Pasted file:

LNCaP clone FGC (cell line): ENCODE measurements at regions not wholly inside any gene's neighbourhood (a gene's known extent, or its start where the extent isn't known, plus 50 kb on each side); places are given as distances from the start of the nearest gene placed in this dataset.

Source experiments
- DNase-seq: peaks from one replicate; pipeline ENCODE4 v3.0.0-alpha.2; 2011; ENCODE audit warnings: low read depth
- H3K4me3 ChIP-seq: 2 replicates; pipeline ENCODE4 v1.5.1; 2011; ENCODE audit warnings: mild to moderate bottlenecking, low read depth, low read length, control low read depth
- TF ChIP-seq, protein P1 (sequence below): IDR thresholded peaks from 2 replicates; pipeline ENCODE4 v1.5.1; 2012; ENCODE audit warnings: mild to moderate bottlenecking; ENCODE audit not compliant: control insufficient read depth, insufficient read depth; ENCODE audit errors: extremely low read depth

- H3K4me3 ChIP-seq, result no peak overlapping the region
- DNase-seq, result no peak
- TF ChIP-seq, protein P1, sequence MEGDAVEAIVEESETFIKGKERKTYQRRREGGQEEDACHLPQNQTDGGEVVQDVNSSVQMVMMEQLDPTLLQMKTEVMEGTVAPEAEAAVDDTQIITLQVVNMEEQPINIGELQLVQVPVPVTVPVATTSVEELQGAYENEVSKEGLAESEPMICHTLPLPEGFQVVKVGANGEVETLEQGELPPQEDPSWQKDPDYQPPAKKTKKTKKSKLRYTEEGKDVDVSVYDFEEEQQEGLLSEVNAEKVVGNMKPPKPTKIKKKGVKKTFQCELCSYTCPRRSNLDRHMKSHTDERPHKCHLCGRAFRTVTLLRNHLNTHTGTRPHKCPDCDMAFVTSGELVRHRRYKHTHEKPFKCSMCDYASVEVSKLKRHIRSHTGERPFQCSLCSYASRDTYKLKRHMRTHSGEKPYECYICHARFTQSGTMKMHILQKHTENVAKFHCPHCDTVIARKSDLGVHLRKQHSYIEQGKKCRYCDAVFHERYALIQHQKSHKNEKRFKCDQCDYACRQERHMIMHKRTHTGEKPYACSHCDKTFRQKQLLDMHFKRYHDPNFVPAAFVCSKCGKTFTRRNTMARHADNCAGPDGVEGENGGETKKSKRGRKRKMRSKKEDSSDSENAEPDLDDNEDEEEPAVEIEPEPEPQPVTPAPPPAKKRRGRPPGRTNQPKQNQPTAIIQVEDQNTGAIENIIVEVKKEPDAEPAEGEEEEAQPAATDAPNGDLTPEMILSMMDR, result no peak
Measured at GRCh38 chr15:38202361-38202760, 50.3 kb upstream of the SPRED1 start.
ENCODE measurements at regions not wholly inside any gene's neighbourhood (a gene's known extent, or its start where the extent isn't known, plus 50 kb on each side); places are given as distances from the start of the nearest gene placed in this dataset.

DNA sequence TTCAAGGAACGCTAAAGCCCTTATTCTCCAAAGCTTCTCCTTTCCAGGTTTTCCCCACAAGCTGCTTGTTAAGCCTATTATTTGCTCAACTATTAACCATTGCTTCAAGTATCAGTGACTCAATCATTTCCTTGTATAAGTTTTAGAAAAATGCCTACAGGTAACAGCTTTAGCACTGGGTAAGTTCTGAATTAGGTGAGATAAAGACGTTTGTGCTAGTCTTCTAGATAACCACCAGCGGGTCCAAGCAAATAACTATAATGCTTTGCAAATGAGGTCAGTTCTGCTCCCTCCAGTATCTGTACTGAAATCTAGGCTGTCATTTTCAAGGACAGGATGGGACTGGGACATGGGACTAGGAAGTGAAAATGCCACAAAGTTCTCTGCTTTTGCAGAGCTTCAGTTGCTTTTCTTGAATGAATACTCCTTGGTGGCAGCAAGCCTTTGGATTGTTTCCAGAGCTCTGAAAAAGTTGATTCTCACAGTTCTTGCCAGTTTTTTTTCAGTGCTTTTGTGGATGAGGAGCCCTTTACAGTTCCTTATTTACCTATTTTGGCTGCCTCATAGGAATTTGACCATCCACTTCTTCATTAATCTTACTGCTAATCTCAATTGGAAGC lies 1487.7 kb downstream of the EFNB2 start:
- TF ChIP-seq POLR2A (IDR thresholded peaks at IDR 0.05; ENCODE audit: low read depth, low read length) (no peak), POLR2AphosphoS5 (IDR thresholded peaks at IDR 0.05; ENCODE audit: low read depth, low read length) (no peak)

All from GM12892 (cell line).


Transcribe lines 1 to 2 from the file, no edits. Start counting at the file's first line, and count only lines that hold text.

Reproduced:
LNCaP clone FGC (cell line): ENCODE measurements at regions not wholly inside any gene's neighbourhood (a gene's known extent, or its start where the extent isn't known, plus 50 kb on each side); places are given as distances from the start of the nearest gene placed in this dataset.

Source experiments